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What exactly is important for us to know when it comes to differentiating between sigma and pi bonds? I understand that sigma bonds are known as every first bond between two atoms, and a pi bond is every second or third bond, etc between two atoms. In lecture we were taught that sigma bonds are when two orbitals interact end-to-end and pi bonds are when two orbitals overlap side-by-side. That concept is just a little bit confusing. Is there any other way to differentiate between the two types of bonds?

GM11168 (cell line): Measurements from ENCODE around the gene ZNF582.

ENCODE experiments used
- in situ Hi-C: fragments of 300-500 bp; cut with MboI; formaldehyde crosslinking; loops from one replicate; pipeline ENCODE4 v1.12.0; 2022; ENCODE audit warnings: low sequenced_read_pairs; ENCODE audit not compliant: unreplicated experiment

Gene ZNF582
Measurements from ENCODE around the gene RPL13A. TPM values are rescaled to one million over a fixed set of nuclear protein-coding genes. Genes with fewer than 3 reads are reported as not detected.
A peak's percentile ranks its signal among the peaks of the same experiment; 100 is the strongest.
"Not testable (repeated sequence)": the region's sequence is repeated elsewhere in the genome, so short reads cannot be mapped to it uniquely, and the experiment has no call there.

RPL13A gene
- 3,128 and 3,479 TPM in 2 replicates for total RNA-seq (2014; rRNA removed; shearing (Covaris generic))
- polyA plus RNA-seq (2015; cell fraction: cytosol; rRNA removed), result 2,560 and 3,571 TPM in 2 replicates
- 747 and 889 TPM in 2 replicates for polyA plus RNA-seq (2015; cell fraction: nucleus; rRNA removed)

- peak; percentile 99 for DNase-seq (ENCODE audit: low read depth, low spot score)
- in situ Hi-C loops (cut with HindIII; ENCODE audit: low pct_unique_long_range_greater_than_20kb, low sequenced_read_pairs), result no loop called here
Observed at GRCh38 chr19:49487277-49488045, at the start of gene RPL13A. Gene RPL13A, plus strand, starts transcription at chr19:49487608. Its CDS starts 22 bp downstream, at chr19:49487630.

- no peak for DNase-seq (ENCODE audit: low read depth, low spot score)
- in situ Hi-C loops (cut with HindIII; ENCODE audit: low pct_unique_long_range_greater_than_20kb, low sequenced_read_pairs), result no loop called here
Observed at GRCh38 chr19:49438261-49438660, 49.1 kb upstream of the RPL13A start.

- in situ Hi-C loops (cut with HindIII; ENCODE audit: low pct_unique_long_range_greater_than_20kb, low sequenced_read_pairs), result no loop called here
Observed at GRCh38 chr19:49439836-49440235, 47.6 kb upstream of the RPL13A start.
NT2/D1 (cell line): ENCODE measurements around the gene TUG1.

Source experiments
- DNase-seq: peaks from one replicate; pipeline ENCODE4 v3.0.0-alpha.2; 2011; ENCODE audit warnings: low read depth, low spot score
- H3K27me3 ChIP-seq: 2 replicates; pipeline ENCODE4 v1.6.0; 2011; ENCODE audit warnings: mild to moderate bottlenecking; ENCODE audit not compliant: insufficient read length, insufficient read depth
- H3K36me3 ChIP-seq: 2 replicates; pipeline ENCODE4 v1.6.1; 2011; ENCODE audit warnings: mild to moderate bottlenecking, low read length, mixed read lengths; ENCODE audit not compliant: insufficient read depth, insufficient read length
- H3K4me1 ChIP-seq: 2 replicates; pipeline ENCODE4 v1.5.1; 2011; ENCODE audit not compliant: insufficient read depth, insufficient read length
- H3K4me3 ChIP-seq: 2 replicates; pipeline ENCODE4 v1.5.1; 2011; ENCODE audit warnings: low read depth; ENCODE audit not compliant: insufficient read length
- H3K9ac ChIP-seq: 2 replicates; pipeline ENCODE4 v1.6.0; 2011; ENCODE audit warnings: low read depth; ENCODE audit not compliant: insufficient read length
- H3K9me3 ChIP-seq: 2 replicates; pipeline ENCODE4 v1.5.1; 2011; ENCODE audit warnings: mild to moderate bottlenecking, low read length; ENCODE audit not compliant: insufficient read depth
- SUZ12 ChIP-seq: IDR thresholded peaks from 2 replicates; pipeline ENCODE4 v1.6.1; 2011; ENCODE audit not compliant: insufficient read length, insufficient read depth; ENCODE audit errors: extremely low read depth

The main point of difference is that sigma bonds involve end-on overlapping of orbitals while pi bonds involve side-ways overlapping of orbitals. It might be easier to imagine it as sigma bonds having the electron density along the internuclear axis and pi bonds having their electron density above and below the internuclear axis.
sigma bonds are end to end interactions that allow the atom to rotate around the internuclear axis while pi bonds are overlapping side by side bonding that does not allow atoms to rotate. There can only be one sigma bond between two atoms while there can be additional pi bonds.
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